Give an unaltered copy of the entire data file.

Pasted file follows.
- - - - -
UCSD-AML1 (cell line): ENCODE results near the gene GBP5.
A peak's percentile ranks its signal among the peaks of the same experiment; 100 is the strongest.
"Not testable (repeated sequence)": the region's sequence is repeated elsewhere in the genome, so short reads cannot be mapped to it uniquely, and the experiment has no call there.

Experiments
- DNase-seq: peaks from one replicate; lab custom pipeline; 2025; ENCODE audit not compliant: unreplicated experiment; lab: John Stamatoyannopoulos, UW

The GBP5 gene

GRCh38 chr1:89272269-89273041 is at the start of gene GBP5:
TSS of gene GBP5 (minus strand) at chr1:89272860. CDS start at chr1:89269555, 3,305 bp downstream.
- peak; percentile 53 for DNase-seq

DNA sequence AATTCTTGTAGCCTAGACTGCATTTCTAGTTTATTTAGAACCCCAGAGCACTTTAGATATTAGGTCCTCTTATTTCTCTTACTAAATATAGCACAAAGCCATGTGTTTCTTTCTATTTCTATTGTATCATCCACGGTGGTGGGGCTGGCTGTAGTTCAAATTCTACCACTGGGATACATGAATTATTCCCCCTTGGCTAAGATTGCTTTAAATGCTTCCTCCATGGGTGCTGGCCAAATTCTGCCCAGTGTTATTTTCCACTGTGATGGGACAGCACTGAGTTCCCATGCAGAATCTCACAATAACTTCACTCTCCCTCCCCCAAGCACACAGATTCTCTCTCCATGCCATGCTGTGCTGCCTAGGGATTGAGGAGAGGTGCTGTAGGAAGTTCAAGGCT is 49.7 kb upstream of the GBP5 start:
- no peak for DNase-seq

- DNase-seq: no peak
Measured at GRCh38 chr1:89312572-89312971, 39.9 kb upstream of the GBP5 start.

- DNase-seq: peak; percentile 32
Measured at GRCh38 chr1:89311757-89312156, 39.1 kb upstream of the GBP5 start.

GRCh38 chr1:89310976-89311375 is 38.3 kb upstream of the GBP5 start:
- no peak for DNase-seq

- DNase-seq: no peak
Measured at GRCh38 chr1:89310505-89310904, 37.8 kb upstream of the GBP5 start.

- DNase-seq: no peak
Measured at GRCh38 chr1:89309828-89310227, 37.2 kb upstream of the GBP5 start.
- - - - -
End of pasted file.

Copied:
UCSD-AML1 (cell line): ENCODE results near the gene GBP5.
A peak's percentile ranks its signal among the peaks of the same experiment; 100 is the strongest.
"Not testable (repeated sequence)": the region's sequence is repeated elsewhere in the genome, so short reads cannot be mapped to it uniquely, and the experiment has no call there.

Experiments
- DNase-seq: peaks from one replicate; lab custom pipeline; 2025; ENCODE audit not compliant: unreplicated experiment; lab: John Stamatoyannopoulos, UW

The GBP5 gene

GRCh38 chr1:89272269-89273041 is at the start of gene GBP5:
TSS of gene GBP5 (minus strand) at chr1:89272860. CDS start at chr1:89269555, 3,305 bp downstream.
- peak; percentile 53 for DNase-seq

DNA sequence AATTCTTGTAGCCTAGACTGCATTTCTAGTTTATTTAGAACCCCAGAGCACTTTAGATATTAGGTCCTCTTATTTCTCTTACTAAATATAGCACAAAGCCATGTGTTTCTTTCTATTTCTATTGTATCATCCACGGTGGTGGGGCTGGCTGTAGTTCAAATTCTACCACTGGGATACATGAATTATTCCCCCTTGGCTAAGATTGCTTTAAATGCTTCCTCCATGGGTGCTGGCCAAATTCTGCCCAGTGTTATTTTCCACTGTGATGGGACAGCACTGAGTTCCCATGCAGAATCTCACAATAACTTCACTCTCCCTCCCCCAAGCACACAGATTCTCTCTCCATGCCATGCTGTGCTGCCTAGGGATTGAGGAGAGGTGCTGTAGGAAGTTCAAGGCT is 49.7 kb upstream of the GBP5 start:
- no peak for DNase-seq

- DNase-seq: no peak
Measured at GRCh38 chr1:89312572-89312971, 39.9 kb upstream of the GBP5 start.

- DNase-seq: peak; percentile 32
Measured at GRCh38 chr1:89311757-89312156, 39.1 kb upstream of the GBP5 start.

GRCh38 chr1:89310976-89311375 is 38.3 kb upstream of the GBP5 start:
- no peak for DNase-seq

- DNase-seq: no peak
Measured at GRCh38 chr1:89310505-89310904, 37.8 kb upstream of the GBP5 start.

- DNase-seq: no peak
Measured at GRCh38 chr1:89309828-89310227, 37.2 kb upstream of the GBP5 start.